ONONDAGA NATION, N.Y. ? Lacrosse has been played in some form for generations in Indian country and the game's originators, the Haudenosaunee, remain passionate about the sport.
Teams representing Haudenosaunee communities in New York and Ontario gathered recently for the 2002 Iroquois Nations Cup at the Onondaga Nation Arena, located on Nation land south of Syracuse, N.Y.
The annual tournament, held from Sept. 19 through Sept. 22, was about more than trophies and prize money; it provided the scattered Haudenosaunee communities an opportunity to come together, preserve a vital aspect of their culture, pay respects to their Elders, and honor the Creator.
"Today, the Nations Cup is more than a Lacrosse event, it is cultural gathering and a reconnecting of proud nations who have strived to maintain the game of lacrosse as the national game of the Iroquois Nation," said Michael Kanentakeron Mitchell, the First Nations Director and representative to the Canadian Lacrosse Association, in a written report submitted at the tournament.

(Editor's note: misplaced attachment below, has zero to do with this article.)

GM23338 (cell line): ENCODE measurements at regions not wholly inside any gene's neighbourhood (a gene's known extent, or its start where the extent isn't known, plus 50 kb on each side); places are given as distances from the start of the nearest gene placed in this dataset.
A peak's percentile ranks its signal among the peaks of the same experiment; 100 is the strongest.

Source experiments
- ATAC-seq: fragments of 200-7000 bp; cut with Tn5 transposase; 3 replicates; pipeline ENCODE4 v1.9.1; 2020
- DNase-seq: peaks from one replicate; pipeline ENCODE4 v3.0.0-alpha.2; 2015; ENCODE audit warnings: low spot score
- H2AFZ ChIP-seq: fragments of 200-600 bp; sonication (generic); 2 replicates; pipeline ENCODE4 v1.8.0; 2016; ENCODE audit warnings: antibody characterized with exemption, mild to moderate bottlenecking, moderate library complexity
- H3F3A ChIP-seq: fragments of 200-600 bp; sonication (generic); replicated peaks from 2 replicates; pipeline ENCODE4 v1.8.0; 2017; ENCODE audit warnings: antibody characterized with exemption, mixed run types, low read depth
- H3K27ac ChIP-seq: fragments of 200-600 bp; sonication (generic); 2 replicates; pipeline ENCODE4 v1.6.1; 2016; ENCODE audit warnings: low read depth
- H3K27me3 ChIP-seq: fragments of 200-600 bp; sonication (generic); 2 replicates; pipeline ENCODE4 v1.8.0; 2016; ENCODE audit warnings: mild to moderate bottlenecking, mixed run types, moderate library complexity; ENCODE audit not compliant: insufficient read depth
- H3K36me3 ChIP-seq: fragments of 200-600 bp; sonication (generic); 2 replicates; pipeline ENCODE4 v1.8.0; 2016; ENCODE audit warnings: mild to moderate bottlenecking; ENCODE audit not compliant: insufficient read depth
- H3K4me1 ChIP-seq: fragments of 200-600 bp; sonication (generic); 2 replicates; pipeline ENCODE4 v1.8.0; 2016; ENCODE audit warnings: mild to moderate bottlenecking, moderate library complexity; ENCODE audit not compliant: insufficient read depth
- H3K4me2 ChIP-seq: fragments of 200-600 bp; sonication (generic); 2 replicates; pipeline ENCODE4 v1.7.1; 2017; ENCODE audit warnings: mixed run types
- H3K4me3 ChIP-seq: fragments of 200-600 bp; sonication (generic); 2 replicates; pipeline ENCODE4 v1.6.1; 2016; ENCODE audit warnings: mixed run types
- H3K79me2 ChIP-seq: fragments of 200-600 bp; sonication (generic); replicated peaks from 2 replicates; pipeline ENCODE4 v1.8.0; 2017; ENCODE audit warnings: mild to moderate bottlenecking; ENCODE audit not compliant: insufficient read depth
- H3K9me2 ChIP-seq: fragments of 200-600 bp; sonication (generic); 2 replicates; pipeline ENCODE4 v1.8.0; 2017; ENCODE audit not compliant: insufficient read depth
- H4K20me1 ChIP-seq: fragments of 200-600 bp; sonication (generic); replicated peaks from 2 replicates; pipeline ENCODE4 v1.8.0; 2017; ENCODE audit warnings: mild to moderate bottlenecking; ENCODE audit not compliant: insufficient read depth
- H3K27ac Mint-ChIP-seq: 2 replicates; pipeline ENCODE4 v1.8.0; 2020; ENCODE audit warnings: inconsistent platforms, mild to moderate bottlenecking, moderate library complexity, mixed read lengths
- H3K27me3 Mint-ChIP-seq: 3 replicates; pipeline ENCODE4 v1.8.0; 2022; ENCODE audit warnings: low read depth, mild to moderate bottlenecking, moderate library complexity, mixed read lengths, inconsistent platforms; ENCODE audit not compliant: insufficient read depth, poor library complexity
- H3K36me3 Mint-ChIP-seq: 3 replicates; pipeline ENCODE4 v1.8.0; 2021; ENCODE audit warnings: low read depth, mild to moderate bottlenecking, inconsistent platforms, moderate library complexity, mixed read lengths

This year's tournament featured some of the best box lacrosse to be played anywhere.
The four-day competition, featured eight teams from several Haudenosaunee communities, including Onondaga, Kawenoke, Six Nations of the Grand, Cattarauggus, Newtown, Akwesasne (last year's defending champions) and Tonawanda, competing in a two-division, round robin format.
The championship game was an all-Six Nations affair, matching the Frog Pond Maulers I against the Frog Pond Maulers II. The teams advanced to the championships after playing five games in four days, including two on the final day of the tournament.
All games were played at the Nation's beautiful Tsha'Hon'nonyen'dakhwa' Arena. Which was built in 2001.